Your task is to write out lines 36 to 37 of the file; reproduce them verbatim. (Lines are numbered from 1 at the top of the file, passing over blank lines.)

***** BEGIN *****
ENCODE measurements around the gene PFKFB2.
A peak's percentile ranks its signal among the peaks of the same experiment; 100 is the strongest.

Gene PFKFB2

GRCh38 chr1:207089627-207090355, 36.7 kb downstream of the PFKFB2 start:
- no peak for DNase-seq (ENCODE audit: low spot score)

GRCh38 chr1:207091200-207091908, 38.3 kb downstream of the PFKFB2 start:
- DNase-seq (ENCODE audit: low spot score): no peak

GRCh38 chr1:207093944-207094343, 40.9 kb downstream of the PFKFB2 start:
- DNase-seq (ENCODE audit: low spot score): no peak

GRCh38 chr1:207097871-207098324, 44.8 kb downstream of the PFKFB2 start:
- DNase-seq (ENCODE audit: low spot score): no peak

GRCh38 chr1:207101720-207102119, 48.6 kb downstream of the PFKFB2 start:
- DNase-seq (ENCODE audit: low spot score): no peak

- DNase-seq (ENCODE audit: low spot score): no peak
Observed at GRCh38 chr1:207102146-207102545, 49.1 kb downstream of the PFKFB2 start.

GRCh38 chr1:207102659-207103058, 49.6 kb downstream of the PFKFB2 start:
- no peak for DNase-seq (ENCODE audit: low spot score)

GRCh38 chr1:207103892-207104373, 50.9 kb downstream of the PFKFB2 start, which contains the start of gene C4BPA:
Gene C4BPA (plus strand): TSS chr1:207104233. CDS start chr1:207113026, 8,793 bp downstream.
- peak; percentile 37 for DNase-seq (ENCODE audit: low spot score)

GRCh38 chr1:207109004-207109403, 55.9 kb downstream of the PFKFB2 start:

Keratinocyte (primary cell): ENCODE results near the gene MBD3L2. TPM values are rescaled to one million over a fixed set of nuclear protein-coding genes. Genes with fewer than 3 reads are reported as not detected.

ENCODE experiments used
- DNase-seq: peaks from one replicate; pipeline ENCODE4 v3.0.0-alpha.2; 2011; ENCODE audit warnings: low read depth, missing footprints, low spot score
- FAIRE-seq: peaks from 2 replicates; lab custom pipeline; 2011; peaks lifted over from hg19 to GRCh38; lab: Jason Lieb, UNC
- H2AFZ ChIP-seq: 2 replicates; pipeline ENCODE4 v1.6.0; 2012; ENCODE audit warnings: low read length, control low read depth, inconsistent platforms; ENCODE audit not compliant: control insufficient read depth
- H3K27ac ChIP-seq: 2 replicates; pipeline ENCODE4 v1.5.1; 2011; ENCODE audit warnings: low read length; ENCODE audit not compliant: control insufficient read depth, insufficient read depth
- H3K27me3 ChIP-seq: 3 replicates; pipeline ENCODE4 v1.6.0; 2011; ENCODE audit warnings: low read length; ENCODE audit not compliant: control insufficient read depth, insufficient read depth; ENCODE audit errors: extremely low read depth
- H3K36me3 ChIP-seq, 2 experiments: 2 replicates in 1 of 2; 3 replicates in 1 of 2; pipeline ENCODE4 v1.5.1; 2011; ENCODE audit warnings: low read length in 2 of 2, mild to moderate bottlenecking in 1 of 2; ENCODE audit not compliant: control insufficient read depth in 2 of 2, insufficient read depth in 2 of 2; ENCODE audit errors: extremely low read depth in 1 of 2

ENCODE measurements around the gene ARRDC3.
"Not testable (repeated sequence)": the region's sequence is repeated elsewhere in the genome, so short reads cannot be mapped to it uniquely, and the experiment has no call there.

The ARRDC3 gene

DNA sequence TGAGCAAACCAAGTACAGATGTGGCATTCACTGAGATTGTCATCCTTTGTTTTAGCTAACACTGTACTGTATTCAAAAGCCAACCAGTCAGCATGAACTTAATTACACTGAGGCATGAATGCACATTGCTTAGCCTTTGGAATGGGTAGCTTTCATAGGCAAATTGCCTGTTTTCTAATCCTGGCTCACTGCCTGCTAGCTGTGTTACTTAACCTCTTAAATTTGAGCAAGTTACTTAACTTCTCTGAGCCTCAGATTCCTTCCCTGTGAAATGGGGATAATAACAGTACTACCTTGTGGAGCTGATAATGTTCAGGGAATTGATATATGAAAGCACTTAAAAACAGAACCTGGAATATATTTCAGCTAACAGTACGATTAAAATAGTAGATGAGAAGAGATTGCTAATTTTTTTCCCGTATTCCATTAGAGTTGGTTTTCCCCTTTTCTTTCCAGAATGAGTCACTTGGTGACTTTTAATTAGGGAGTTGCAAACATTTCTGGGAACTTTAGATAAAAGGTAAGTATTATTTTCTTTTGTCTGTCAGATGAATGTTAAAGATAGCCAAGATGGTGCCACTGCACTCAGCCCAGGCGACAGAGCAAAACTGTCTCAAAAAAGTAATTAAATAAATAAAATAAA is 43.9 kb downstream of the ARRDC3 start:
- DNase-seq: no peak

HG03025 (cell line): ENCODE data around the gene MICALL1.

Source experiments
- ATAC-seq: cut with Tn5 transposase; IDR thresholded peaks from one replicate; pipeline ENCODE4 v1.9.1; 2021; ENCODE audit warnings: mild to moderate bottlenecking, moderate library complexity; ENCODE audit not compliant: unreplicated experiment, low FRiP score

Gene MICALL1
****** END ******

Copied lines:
Source experiments
- ATAC-seq: cut with Tn5 transposase; IDR thresholded peaks from one replicate; pipeline ENCODE4 v1.9.1; 2021; ENCODE audit warnings: mild to moderate bottlenecking, moderate library complexity; ENCODE audit not compliant: unreplicated experiment, low FRiP score